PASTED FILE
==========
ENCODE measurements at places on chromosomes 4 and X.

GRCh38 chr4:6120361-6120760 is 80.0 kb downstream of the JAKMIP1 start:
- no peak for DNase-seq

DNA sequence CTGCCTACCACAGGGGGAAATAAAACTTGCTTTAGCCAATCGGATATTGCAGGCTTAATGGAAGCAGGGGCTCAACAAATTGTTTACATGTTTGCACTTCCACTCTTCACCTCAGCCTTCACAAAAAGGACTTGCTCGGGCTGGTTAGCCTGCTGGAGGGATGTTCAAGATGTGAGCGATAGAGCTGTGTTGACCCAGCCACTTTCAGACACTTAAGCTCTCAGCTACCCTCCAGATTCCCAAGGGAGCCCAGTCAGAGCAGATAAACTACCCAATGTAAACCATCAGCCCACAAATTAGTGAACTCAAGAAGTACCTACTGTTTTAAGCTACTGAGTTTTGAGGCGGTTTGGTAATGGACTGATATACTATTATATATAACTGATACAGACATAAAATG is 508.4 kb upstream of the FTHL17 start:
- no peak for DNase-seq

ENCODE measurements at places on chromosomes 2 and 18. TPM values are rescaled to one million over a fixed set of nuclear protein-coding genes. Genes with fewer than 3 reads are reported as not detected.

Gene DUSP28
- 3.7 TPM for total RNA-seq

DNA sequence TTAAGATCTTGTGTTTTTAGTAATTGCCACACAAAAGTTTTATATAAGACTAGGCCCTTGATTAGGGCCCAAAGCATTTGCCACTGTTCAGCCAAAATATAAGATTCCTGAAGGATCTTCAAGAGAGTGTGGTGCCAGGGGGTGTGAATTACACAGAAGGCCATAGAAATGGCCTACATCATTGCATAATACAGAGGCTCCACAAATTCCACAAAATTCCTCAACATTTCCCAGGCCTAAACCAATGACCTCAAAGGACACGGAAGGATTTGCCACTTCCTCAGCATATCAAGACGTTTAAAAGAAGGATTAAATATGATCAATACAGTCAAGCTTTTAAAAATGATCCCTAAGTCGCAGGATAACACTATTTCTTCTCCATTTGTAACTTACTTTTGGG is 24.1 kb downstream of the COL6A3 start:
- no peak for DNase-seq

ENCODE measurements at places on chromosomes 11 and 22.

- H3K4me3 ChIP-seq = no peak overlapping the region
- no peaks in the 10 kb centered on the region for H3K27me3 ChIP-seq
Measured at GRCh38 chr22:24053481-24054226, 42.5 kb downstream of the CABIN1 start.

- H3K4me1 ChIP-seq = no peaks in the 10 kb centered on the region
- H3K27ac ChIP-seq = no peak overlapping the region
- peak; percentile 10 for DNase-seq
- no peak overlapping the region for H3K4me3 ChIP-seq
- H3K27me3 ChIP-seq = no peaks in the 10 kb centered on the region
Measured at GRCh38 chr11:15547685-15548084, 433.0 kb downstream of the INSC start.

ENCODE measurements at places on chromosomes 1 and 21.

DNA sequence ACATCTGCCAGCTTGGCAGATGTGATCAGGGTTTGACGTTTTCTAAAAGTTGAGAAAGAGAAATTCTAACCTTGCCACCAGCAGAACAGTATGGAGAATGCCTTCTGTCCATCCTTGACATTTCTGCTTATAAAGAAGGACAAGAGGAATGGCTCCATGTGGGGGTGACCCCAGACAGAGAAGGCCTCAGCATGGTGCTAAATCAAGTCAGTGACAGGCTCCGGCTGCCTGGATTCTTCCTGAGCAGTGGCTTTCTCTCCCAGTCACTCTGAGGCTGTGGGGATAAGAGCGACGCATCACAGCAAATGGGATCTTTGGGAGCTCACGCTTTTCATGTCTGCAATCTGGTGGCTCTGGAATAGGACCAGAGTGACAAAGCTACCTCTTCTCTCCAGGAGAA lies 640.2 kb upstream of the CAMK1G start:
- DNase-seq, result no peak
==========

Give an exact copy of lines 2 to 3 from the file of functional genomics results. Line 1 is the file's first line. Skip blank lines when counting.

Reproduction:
GRCh38 chr4:6120361-6120760 is 80.0 kb downstream of the JAKMIP1 start:
- no peak for DNase-seq